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Pallas's Warbler

Phylloscopus proregulus

  • Latin synonym: Abrornis proregulus
  • Name also: Pallas’s Leaf Warbler, Lemon-rumped Warpler
  • Family: Leaf warblers – Phylloscopidae
  • Appearance: A small leaf-warbler, about the size of a Goldcrest. Distinctive markings include two pale wing stripes, bright yellow rump, orange-yellow eye-stripe and pale yellowish stripe on cap.
  • Size: Length 9–9.5 cm, weight 4.5–7.5 g.
  • Nest: In a tree, usually high up. Ball-shaped, made of dry twigs, plant fibres, moss and lichen, lined with grass, birch bark fragments, hair and feathers.
  • Breeding: 4–6 eggs laid in June, incubated by female for 12–13 days. Fledglings remain in nest for 12–14 days.
  • Distribution: Breeds in the coniferous forests of Southern Siberia. Nearest breeding areas to Finland are around the Altai Mountains. Seen in Finland in small numbers fairly regularly during autumn migration.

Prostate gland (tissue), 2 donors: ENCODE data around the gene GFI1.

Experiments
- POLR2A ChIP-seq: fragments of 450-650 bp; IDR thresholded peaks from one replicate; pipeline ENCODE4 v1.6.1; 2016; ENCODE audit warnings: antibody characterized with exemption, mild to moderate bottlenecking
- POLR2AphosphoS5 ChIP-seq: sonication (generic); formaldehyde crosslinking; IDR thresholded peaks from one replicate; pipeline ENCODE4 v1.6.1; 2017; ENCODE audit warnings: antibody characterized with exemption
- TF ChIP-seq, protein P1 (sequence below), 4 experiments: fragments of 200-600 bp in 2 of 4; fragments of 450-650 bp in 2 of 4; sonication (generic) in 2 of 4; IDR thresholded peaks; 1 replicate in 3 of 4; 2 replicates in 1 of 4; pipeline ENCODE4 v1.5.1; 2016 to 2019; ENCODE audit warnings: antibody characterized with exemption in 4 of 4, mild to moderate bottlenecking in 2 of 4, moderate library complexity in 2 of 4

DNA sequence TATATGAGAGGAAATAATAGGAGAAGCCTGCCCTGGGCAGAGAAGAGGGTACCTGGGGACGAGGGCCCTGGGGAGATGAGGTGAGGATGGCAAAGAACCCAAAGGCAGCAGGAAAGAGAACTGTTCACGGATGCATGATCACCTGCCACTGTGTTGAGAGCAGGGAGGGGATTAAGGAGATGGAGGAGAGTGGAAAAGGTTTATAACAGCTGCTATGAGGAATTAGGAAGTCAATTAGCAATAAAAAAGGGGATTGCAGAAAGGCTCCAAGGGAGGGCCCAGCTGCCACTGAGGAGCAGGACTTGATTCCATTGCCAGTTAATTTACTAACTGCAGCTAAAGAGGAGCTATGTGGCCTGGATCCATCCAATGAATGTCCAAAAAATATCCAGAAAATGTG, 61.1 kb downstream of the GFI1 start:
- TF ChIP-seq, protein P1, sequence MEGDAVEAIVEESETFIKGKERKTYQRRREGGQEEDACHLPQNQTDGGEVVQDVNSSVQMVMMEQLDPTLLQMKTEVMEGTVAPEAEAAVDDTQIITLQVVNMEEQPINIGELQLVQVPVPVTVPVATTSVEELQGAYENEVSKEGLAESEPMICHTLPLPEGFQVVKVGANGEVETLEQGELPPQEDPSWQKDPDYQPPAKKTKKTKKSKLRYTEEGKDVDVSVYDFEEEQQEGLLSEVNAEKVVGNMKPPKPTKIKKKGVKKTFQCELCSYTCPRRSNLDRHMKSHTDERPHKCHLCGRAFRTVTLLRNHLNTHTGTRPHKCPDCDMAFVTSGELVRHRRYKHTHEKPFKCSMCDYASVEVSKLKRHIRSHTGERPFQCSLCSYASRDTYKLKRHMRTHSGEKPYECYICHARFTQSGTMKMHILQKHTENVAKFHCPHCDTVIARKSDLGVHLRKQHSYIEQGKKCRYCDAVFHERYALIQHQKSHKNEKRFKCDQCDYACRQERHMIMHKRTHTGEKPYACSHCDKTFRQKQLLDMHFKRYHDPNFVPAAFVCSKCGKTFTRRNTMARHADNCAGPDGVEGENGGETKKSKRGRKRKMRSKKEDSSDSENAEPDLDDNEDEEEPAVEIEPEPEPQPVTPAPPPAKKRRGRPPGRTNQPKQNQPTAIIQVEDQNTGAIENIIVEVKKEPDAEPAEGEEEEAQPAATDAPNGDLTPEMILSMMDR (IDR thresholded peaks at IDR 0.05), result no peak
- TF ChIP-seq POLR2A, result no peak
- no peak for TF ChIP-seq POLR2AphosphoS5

• Migration: May be seen in Finland between September and November, most often in October.
  • Diet: Invertebrates.
  • Calls: A cheerful “tsui”.

Pallas’s Warbler is as small as a Goldcrest, and looks like a small plump leaf-warbler. They have olive green backs with distinctive bright yellow rumps. Their dark green heads are clearly marked with a yellowish cap stripe and a brighter yellow eye-stripe. Their primary wing feathers are brown with pale edges. Their inner secondaries and tertials (large feathers at the base of their wings) have yellowish edges and two pale stripes run across their wings. Their underparts are pale yellowish. They have dark greenish brown legs, dark brown beaks with a yellowish base, and dark brown irises.

Pallas’s Warblers can best be distinguished from the similar Yellow-browed Warbler (P. inornatus) by the stripe on their cap and their bright yellow rump.

Other species from the same genus
Other species from the same family

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